I’ve wanted to work in tech before I knew what that meant. I enjoyed logical puzzles, and word on the street was that tech revolved around logic. Throughout my childhood I developed interests that, looking back, were key to igniting my passion for the industry. As for some concrete examples of my interests: I fell in love with chess by six, strategy video games by eleven, and web animation by thirteen.

When I was in middle school, I was absorbed by choreographed action scenes from popular animated series such as Xiao Xiao, Castle, Madness Combat (NSFW), and Animator vs Animation. I quickly got my hands on a copy of Macromedia Flash Player 8 and began making short clips. This was my first oppurtunity to create something with tech, and who knows, maybe I’d be a great animator?

My animations looked choppy no matter how carefully I drew them. The default FPS was 12. I realized there was a skill to making a smooth animation but drawing 24 frames takes twice as long as 12, painfully long. So I learned tweens and pans next which allow you to draw only 2 frames and automagically animate any number of frames in between. Despite my best efforts, I felt overshadowed by a friend of mine who was constantly creating animations twice as good in half the time. I lost my inspiration for animation not long after it began but continued to watch and appreciate the creations of others.

At thirteen I stumbled across a technical web discussion online. The exposure inspired me to try my hands at building a website of my own. I built it. Programming began to appeal to the logical part of my brain, the part that constantly craved bigger and harder challenges. Everything had a reason, nothing was random.

In highschool my friends and I would stay up through the night doing online puzzles such as NotPron, Ouverture facile, and the Tim Tang Test. They are arbitrary real world puzzles that increase in difficulty as you progress. If you haven’t heard of them, they are awesome, you should try them. I recall one horribly frustrating puzzle that took us days to complete. We first discovered the longitude and latitude of a art museum in China via the source code. We then had to use a combination of ASCII, Morse, and binary to decipher a list of encrypted directions which we then used to traverse the museum via an online portal. The solution was the painter’s name that created the art piece we were looking at. It was exhilarating for us to pool our knowledge together and solve these difficult challenges.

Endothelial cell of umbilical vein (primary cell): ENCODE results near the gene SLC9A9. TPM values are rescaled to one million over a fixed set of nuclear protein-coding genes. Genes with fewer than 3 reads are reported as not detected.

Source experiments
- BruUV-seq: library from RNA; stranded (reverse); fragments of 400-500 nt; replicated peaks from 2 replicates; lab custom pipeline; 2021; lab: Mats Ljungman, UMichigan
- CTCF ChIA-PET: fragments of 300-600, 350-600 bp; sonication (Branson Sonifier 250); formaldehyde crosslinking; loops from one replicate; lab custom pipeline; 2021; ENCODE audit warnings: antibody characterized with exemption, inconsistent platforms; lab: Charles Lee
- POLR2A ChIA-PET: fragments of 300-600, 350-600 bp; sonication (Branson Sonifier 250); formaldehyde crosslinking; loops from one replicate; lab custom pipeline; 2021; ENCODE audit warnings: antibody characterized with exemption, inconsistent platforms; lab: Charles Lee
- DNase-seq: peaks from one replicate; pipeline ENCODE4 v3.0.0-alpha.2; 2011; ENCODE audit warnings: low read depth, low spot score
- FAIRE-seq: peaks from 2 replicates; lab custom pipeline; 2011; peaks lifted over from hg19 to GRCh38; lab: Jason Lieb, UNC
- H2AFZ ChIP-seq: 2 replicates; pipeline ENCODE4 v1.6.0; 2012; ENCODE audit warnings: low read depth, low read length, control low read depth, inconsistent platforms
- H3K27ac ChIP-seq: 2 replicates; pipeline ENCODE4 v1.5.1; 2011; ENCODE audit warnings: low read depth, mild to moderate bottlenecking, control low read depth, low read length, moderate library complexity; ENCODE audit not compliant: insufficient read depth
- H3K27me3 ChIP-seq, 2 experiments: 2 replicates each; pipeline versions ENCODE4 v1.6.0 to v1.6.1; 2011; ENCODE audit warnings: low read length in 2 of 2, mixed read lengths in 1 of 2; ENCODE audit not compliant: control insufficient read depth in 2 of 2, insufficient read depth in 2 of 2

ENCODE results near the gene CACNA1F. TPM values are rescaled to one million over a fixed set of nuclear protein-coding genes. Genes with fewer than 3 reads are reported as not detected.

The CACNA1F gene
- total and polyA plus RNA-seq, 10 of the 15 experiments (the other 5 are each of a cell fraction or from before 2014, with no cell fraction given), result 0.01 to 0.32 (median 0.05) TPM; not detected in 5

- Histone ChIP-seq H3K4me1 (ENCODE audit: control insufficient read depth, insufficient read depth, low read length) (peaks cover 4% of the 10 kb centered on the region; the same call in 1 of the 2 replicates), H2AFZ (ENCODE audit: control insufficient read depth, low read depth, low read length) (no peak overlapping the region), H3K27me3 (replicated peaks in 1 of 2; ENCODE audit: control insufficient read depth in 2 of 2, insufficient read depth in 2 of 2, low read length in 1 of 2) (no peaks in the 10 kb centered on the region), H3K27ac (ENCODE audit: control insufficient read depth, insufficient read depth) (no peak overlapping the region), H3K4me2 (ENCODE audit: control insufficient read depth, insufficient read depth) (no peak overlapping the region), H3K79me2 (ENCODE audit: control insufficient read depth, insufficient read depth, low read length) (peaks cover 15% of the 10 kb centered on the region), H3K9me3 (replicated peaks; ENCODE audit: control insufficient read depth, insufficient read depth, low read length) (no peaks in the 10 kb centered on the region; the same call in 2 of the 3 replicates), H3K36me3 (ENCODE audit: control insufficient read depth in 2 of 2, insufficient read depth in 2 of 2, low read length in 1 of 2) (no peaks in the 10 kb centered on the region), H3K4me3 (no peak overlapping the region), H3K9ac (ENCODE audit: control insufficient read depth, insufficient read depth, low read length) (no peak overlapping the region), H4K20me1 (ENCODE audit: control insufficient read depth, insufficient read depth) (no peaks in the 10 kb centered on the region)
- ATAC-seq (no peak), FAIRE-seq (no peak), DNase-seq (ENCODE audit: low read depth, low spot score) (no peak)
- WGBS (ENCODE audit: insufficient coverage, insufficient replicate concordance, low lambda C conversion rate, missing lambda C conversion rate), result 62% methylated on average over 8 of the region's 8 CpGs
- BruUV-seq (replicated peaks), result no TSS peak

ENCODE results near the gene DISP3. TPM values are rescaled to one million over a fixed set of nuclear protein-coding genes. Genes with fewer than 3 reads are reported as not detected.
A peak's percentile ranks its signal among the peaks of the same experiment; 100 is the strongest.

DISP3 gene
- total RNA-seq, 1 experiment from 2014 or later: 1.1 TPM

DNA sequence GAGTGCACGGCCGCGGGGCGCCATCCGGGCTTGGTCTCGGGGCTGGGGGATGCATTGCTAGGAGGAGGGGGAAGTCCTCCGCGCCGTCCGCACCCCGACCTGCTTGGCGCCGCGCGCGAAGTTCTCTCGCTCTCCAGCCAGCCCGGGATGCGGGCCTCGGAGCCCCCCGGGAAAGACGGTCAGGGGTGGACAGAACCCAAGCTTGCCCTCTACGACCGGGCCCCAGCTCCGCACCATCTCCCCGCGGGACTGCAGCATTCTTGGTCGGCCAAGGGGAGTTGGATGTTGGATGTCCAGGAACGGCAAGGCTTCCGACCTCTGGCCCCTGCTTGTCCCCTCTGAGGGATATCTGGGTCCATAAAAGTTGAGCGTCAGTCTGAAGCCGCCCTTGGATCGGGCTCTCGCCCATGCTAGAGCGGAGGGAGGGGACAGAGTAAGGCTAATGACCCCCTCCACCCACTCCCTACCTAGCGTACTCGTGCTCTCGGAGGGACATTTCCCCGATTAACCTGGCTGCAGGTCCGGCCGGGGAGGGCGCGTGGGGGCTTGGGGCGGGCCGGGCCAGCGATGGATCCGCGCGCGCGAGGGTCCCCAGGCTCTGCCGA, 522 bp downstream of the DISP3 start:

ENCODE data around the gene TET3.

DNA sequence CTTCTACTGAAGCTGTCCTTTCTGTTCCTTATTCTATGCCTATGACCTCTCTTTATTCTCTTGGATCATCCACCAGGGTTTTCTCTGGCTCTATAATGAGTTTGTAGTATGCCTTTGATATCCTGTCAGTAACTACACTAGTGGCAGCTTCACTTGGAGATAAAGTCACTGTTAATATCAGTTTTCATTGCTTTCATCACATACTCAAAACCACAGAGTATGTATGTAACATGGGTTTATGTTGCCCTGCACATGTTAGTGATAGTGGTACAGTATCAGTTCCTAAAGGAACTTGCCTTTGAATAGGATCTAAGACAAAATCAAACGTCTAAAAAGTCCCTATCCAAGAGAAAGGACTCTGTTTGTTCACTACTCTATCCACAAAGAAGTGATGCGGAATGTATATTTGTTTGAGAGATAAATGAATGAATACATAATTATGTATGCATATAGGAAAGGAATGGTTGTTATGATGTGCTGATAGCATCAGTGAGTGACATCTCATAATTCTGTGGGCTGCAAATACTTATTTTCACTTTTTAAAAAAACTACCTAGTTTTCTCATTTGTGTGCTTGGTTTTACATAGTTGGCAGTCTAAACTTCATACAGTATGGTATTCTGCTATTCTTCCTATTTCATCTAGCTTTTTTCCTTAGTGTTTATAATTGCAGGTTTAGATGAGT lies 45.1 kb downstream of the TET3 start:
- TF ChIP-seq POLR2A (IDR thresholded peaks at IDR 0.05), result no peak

Completing problems was intrinsically rewarding unlike anything else in my life. The problems were mentally stimulating in a positive way. After a year or so these static puzzles began to lose their appeal. Outwitting an opponent was new and sexy so I began to play StarCraft II. At school I talked about StarCraft, at home I read about StarCraft, on weekends I would watch StarCraft, and at night I would dream about StarCraft. I became that StarCraft guy. I memorized every strategy, practiced each opening, developed my own signature play style, and understood how the first five minutes of any game could play out. It felt good to have developed such strong domain knowledge that I could adapt to changing circumstances on demand with near-optimal solutions. Suffice to say I became very good at the game.

StarCraft II battle (bug looking things are definitely gonna win)

I dedicated thousands of hours to improve through trial-and-error, reflection, communication, and research. StarCraft was my first true passion. The experience made conciously aware that you often get what you put in. I also realized people often fail to recognize this. When I started I was horrible. Like everyone else, I was clueless. But after two to three years of constant effort, reflection and thousands of games played I was able to become one of the best players in the world.

How does this all relate to tech? Well, my stint with animation allowed me to produce something with technology. The feeling of seeing someone use and enjoy something I built was amazing. Furthermore, battling with riddles prepared me for the day to day challenges a developer faces. Finally, my passion for strategy video games taught me to value grit, see how the little things influence the big picture, and the beauty of achieving expertise.

I’m still not sure where exactly I’m going to land in technology however I do know that I’m passionate for it and eager to excel. I suspect it’ll be some architectural big picture-esque role since that’s where I’ve been happiest historically. I just graduated university. Being a software developer has been fun, building web apps has been fun, being a tech lead has been interesting, co-founding a company has been interesting, animating was not fun. I’m curious what the second chapter of my story will look like a few years from now.

Shout out to the following games for influencing my ability to think in a big way:

StarCraft Series by Blizzard

Dawn of War Series by Relic Entertainment

Age of Empires Series by Ensemble Studios

Warcraft III by Blizzard

Vandal Hearts by Konami

Rise of Nations by Microsoft Game Studios

Command and Conquer Series by Westwood Studios

Cossacks Series by GSC Game World